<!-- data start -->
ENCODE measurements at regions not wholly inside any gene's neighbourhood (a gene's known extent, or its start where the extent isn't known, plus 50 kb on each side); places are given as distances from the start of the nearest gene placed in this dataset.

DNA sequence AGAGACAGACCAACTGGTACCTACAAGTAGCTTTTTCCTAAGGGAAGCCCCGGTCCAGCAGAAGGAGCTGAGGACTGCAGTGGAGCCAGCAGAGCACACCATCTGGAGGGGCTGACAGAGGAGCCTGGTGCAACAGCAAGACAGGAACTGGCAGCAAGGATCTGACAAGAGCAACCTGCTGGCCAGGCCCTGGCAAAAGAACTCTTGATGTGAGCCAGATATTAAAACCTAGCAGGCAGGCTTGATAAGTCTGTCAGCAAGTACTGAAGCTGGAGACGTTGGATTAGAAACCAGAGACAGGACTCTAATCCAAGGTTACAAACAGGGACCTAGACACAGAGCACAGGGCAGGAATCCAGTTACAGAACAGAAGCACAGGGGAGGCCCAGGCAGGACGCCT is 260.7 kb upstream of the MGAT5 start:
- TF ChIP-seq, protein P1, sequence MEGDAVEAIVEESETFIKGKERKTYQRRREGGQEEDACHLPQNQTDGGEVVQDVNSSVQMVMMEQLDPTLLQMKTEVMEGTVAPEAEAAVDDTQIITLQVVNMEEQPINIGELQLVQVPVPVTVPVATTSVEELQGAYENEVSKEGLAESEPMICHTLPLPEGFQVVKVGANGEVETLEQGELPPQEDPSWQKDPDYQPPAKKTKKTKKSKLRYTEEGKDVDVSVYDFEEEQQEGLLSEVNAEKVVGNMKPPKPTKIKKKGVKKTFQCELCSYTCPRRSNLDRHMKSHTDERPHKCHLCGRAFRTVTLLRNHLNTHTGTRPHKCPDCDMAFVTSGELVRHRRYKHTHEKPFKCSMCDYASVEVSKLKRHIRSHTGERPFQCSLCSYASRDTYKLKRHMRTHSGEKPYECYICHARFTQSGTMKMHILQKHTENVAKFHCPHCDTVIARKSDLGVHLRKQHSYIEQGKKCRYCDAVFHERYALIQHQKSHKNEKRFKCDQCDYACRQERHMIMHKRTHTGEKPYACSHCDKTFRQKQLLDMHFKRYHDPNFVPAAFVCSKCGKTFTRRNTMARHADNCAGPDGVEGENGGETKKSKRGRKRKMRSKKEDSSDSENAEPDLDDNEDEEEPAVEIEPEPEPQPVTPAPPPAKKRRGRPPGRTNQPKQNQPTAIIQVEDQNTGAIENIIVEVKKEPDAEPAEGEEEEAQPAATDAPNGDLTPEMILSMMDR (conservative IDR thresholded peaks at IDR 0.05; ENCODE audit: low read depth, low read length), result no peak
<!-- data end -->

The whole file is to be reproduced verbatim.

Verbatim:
ENCODE measurements at regions not wholly inside any gene's neighbourhood (a gene's known extent, or its start where the extent isn't known, plus 50 kb on each side); places are given as distances from the start of the nearest gene placed in this dataset.

DNA sequence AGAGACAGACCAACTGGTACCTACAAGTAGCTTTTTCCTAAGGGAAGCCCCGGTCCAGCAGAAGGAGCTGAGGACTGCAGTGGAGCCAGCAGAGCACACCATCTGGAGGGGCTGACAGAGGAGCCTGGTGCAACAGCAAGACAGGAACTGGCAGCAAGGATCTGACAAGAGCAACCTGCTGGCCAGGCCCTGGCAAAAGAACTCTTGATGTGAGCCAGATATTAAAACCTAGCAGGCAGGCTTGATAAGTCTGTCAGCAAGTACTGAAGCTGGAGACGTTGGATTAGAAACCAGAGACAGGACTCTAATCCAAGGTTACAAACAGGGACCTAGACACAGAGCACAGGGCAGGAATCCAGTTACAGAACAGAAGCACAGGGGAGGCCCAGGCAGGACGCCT is 260.7 kb upstream of the MGAT5 start:
- TF ChIP-seq, protein P1, sequence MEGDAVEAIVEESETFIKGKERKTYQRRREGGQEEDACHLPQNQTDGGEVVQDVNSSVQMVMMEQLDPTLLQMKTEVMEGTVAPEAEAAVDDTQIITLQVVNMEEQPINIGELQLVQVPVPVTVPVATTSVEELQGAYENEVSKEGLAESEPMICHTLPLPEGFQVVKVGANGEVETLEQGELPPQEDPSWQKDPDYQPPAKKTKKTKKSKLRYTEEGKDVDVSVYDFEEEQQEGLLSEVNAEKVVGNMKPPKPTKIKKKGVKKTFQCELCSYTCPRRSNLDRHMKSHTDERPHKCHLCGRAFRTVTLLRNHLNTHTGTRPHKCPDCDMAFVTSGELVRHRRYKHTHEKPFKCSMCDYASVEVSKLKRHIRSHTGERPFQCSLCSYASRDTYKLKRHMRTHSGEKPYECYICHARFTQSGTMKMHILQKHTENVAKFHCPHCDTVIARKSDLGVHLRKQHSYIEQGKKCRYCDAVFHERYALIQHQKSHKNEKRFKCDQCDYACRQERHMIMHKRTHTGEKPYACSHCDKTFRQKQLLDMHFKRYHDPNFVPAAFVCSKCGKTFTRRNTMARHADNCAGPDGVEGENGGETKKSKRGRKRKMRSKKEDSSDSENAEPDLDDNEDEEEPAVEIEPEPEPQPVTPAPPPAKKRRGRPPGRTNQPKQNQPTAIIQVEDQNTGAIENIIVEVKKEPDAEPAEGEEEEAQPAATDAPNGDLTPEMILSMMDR (conservative IDR thresholded peaks at IDR 0.05; ENCODE audit: low read depth, low read length), result no peak